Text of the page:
EXTRAS: There’s a handful of featurettes on the “Zoolander” legacy, shooting in Rome and co-creator Drake Sather, but nothing of real substance.


“The Finest Hours”

WHAT: When a T-2 oil tanker off the coast of Cape Cod is ripped in half during a massive storm in 1952, trapping its surviving crew members on the sinking stern, Coast Guard captain Bernie Webber (Chris Pine) leads a daring rescue attempt into perilous waters while the tanker’s chief engineer, Ray Sybert (Casey Affleck), improvises to buy his crew more time.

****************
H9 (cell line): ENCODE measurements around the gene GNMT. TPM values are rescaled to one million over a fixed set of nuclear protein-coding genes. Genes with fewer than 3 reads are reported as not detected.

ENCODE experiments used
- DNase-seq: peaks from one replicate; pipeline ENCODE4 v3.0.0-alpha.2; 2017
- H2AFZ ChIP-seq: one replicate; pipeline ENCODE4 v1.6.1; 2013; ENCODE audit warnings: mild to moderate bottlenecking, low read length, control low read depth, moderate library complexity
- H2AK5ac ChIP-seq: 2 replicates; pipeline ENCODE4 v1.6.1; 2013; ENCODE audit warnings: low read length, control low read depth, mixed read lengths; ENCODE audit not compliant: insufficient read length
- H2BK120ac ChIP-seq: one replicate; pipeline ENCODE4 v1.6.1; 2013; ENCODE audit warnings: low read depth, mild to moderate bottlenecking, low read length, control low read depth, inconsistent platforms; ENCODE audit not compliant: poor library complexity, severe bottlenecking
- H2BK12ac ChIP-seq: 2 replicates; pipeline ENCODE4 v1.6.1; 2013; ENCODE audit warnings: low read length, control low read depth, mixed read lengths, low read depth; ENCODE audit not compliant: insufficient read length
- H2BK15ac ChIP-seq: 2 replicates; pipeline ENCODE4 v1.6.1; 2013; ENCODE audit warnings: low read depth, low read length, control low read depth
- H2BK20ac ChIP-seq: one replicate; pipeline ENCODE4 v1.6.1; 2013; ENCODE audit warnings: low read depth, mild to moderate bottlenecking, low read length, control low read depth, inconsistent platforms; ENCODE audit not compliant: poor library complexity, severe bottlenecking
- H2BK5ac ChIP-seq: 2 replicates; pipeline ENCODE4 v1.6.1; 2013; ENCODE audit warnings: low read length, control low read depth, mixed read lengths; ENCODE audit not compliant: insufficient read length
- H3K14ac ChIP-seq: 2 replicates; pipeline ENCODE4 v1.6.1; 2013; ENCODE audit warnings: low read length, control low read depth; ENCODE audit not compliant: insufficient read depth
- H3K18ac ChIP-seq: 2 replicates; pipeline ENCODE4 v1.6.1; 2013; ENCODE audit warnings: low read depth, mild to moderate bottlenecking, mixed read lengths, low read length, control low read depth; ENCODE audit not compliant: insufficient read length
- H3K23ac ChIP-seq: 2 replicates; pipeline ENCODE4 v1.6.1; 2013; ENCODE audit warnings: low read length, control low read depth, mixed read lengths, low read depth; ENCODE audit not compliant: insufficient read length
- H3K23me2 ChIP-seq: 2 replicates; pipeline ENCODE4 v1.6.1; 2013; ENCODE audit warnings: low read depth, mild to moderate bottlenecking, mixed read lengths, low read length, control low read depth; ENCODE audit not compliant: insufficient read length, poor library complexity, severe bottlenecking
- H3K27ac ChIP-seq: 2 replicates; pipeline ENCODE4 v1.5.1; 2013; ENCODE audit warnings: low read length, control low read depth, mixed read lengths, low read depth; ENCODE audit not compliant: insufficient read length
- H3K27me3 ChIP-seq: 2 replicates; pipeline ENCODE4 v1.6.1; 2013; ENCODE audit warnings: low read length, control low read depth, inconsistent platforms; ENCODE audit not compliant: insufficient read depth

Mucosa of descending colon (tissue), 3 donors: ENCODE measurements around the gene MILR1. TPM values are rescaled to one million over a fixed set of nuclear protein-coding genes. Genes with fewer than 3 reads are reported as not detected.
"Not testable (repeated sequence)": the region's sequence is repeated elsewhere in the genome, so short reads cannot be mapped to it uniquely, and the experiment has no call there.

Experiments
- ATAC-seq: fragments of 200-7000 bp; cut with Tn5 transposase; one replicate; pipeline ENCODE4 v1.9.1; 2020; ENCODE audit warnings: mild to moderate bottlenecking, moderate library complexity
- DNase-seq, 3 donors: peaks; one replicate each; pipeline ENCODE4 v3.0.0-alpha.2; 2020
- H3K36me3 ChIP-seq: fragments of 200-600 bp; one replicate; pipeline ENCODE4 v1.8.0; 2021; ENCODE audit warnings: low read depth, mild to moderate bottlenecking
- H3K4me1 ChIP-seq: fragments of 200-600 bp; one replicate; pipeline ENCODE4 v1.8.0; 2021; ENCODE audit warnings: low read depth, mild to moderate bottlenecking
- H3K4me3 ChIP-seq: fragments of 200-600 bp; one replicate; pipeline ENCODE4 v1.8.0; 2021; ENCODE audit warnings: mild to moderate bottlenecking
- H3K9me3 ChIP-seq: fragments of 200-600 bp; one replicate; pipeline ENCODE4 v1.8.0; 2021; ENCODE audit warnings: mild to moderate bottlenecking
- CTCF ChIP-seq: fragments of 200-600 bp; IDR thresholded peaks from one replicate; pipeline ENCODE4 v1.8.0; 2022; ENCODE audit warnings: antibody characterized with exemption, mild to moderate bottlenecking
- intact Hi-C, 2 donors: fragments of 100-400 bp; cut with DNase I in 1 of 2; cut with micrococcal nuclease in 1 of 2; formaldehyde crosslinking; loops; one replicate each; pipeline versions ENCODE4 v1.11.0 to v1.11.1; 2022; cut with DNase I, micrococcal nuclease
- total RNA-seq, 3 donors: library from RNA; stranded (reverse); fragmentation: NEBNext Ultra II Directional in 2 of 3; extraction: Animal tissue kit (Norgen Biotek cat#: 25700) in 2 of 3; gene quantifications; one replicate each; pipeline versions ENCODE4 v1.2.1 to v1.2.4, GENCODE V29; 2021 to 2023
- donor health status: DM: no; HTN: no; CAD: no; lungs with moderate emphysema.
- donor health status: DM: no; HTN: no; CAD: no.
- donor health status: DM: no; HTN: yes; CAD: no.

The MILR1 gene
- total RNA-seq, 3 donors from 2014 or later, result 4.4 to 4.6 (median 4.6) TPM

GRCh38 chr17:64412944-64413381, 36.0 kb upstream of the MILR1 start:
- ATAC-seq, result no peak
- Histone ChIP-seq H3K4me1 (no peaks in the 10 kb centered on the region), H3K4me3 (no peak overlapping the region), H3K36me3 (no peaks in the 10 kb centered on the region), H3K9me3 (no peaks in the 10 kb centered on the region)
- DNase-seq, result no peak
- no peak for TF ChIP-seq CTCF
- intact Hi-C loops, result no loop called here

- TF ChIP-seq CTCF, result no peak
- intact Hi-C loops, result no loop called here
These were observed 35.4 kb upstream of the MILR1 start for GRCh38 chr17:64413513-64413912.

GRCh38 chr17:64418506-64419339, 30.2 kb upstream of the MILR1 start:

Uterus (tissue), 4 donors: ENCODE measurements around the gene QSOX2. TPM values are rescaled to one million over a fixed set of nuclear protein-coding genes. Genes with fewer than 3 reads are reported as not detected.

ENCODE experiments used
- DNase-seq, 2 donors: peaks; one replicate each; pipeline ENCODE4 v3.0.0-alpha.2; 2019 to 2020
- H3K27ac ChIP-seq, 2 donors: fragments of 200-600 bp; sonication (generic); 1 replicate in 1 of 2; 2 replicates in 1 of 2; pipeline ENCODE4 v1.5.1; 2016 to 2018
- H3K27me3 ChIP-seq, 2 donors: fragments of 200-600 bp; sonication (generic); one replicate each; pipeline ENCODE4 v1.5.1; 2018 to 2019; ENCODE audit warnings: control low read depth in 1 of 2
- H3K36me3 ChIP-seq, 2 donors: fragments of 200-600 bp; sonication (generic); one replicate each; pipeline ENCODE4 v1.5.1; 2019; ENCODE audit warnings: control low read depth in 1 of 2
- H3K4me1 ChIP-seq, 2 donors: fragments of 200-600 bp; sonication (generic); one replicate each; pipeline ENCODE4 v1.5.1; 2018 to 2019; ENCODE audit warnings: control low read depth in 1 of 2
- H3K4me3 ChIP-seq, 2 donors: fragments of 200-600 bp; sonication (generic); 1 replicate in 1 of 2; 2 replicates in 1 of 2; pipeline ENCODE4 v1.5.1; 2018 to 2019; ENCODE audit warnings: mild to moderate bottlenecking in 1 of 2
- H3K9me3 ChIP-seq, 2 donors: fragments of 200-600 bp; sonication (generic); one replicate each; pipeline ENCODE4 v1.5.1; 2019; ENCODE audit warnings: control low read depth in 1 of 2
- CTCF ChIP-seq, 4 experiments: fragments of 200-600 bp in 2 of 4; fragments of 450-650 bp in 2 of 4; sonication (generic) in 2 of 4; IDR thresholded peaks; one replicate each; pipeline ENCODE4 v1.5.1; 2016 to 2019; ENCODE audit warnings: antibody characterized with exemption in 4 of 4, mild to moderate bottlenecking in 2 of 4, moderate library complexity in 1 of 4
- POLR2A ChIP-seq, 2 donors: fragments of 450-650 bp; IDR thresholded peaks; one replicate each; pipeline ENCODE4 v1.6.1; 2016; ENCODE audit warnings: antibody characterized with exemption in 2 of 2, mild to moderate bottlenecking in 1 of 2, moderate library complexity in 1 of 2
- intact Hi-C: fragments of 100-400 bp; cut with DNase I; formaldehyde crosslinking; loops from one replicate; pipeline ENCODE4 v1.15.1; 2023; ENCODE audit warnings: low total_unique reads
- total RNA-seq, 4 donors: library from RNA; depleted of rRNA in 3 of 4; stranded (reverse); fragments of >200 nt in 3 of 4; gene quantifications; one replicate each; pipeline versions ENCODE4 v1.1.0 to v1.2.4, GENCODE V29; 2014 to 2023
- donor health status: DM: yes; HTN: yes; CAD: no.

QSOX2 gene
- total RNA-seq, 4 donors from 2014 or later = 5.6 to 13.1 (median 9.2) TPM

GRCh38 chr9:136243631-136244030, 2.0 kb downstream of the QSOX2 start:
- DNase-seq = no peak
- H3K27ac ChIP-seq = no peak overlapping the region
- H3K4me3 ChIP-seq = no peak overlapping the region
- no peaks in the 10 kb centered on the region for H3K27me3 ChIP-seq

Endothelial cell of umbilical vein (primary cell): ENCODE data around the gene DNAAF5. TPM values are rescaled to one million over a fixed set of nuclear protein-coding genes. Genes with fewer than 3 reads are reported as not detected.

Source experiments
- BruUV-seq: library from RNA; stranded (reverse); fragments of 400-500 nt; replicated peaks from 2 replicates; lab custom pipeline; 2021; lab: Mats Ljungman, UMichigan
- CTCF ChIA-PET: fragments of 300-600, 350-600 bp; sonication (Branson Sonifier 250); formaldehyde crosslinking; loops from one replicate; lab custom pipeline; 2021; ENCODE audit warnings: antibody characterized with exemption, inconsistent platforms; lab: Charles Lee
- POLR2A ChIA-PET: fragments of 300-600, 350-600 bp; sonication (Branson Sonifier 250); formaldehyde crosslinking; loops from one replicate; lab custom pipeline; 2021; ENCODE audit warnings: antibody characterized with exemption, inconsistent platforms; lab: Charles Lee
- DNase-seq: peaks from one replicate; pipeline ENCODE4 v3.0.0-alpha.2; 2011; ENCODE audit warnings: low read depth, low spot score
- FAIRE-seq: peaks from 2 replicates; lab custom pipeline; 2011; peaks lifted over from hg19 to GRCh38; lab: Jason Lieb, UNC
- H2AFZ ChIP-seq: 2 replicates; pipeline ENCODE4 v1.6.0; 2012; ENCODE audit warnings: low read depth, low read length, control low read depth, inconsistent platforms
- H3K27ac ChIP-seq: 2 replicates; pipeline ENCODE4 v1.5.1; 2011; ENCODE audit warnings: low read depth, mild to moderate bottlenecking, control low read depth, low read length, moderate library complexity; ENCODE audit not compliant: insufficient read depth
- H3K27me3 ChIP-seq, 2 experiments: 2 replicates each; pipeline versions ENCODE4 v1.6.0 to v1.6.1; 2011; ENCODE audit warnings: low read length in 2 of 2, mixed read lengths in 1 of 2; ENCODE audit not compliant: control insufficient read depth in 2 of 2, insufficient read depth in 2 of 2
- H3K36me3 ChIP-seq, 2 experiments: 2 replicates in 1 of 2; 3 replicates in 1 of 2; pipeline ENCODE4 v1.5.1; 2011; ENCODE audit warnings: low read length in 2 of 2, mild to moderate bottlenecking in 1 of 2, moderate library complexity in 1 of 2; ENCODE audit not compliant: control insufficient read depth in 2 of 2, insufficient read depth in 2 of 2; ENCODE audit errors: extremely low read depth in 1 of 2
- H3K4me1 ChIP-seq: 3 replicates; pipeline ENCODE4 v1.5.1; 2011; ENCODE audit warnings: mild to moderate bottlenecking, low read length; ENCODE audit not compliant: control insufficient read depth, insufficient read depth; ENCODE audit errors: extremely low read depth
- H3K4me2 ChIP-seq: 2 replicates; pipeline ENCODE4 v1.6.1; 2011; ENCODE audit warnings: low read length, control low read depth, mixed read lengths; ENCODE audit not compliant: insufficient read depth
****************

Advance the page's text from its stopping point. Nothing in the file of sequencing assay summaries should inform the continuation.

WHY: With the exception of the 2007 indie, “Lars and the Real Girl,” director Craig Gillespie’s filmography is pretty underwhelming, and his latest movie is no different. “The Finest Hours” feels very much a product of its time – the kind of wholesome, self-effacing true story that Disney excels at making – but unfortunately, it’s also incredibly cheesy and dull. There’s exactly one thrilling sequence in the entire film, and even that doesn’t seem to properly capture the danger and improbability of the rescue. Instead, the movie just plods along to its inevitable conclusion without any personality or emotional heft, dragged down by a pair of unengaging protagonists and a subplot involving Webber’s fiancée that could have been cut entirely. Chris Pine and Casey Affleck look positively bored by the material, while the rest of the cast (including Ben Foster, Eric Bana, John Ortiz and Michael Raymond-James) are wasted in throwaway roles. “The Finest Hours” is supposed to be about one of the greatest rescues in Coast Guard history, but you wouldn’t know it from this forgettable period drama.